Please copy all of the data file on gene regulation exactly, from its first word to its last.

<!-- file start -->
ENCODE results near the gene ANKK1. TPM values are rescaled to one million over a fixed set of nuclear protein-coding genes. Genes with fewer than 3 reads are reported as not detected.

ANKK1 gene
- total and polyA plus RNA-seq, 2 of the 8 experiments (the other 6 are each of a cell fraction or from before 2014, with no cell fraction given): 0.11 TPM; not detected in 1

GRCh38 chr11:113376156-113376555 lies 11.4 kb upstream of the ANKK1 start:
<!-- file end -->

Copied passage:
ENCODE results near the gene ANKK1. TPM values are rescaled to one million over a fixed set of nuclear protein-coding genes. Genes with fewer than 3 reads are reported as not detected.

ANKK1 gene
- total and polyA plus RNA-seq, 2 of the 8 experiments (the other 6 are each of a cell fraction or from before 2014, with no cell fraction given): 0.11 TPM; not detected in 1

GRCh38 chr11:113376156-113376555 lies 11.4 kb upstream of the ANKK1 start: